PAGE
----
How many of you go to work every day and are on the computer from the minute you walk in until the moment you leave? We hear you! It can be draining both physically and mentally. Not only can your back start to ache a bit from sitting, but your eyes can feel strained and your mind can start to wander. It’s perfectly normal to hit a funk when part of your everyday life revolves around being on a computer or device of some sort, but there are ways to combat your computer woes and actually become more productive along the way. Try these suggestions for both you and your student and we think you’ll notice your energy and motivation will be through the roof!
We encourage our families to have a designated school space in the house for their student. That should have a desk, lamp, computer, and plenty of work-space. However, sometimes they need a break from the everyday routine of things, and that includes where they do their schooling. If they have a laptop computer, try working at the kitchen table for a bit or outside on the patio. You could even suggest they have a big change of scenery and spend the morning studying and doing coursework at a local coffee shop.
Have you noticed that some employers are offering standing desks to their employees now? That gets them out of the ordinary and changes things up. Sometimes something simple is all it takes to break up the routine and kick up the productivity and creativity. Why not give the same thing a try at home?
Use a reward system
Remember when teachers would put gold stars on your paper if you did a great job? A reward, no matter how small, can go a long way! Implement your own reward system and make goals with your teen. For instance, if they need to catch up on their science work, set a goal of what you want them to accomplish by 1:00pm and if they did it, you will treat them somewhere for lunch or give them extra video game time. The rewards don’t have to cost anything either for them to be effective. Enticing them with being able to pass on a weekly chore could be incentive enough to get them plowing through their work. This gets them off of the computer and onto other things in no time. One more tip: keep the goals small and attainable. If your teen feels the goals set are unattainable, they won’t even try.
Add in a distraction
This sounds counterproductive, but as crazy as it sounds, some people work better when there are lots of things happening around them. If your teen finds a quiet environment where they are parked in front of the computer screen boring, or if they can’t keep their mind from wandering, try letting them listen to music on their headphones while doing their schooling. Does your student like to draw or squiggle? Let them express themselves on paper while taking in their math lesson or other coursework. Sometimes having the TV on in the background translates to a “white noise” sound and enables the student to focus better on their schoolwork. Whatever works for your student is what’s best and should be done. After all, virtual learning is flexible learning, right?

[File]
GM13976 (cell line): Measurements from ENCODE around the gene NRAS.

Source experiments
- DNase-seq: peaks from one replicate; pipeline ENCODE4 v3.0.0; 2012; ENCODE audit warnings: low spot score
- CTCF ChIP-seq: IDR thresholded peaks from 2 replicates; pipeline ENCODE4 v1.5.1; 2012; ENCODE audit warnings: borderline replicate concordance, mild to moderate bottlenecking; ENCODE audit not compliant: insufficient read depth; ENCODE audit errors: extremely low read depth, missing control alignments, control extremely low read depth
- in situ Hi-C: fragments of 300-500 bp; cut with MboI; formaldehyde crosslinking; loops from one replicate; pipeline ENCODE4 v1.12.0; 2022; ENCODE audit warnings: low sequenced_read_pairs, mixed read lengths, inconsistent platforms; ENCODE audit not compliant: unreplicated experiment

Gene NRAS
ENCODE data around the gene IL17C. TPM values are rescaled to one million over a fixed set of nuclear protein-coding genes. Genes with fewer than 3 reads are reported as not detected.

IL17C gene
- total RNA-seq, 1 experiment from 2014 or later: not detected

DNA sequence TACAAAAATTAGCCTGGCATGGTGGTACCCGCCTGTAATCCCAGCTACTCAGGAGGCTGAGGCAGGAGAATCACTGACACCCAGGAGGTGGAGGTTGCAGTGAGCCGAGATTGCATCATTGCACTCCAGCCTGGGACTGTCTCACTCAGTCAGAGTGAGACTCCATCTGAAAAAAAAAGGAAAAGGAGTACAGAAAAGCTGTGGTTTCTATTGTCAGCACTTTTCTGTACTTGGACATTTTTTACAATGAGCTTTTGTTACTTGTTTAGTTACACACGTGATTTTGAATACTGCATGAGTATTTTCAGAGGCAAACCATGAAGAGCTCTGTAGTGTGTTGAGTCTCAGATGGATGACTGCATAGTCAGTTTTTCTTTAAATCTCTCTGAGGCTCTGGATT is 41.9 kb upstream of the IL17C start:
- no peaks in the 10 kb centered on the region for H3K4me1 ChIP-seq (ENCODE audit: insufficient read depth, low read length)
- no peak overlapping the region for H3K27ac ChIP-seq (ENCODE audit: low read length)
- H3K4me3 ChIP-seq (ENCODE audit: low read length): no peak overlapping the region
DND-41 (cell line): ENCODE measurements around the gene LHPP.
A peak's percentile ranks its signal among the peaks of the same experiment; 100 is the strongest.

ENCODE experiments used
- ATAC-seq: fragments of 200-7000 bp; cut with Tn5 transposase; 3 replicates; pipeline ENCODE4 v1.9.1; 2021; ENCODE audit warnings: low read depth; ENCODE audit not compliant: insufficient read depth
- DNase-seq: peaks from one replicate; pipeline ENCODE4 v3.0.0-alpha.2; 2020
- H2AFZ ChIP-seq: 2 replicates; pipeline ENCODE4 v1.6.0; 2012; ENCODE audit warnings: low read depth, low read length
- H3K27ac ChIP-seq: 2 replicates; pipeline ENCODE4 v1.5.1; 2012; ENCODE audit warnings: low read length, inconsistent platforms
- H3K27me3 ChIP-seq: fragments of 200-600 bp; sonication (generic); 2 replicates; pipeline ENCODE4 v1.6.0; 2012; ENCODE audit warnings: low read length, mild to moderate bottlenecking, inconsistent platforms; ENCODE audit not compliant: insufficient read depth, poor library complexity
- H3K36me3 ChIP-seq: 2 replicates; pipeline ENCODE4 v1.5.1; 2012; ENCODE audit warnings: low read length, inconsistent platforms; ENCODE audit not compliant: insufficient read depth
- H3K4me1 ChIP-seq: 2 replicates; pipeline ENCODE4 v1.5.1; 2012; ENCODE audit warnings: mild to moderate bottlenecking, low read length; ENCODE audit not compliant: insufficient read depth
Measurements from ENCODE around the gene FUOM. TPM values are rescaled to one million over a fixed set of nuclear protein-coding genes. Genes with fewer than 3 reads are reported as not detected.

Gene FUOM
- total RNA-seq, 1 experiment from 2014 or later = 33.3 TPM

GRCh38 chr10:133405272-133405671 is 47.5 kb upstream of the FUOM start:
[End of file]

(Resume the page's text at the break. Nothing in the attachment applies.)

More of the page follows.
Take breaks from the screen
Just like in a work environment, it’s good to take breaks every now and then to clear your mind and regroup. Same goes for virtual learning. Every hour or so, tell your student to take a quick 5-10 minute break. Have them get up from their desk, walk around, grab a snack, and use the bathroom. Knowing a break is coming allows them to forge ahead in their work and not feel bogged down.
A break also doesn’t have to be limited to what we just mentioned. Before your teen begins their school day, see what lessons need to be done on the computer and what can be done away from it. Suggest that they group their computer work together so that they tackle that and get it out of the way. Then, they can do their off-line work afterwards. Or, if they want to break up the computer work throughout the day, have them do a little online work, followed by off-line work, and repeat until they have completed the day’s workload.
Make a date with the gym
A big reason why people love to workout is because the exercise clears their head and gets them ready to tackle their next project. If your teen is feeling stressed with school or personal life, have them schedule some type of physical activity into each day. This time is spent on bettering themselves and will set them up for success for the rest of the day. To break up screen time throughout the day, have them plan on doing some schooling in the morning, followed by their workout and lunch, then get back at it in the afternoon. The exercise will provide a much needed break and will give them a boost of energy.
As we mentioned, the best thing about virtual learning is that it is FLEXIBLE. If your student feels like they need a break, let them take one. After all, they set their own schedule and work at their own pace. We’re sure you can identify with feeling like you need to clear your mind or break up the everyday routine when you are in front of a computer all day. Keep them motivated and ready to learn with our suggestions and you’ll be surprised at the great strides your teen will make!
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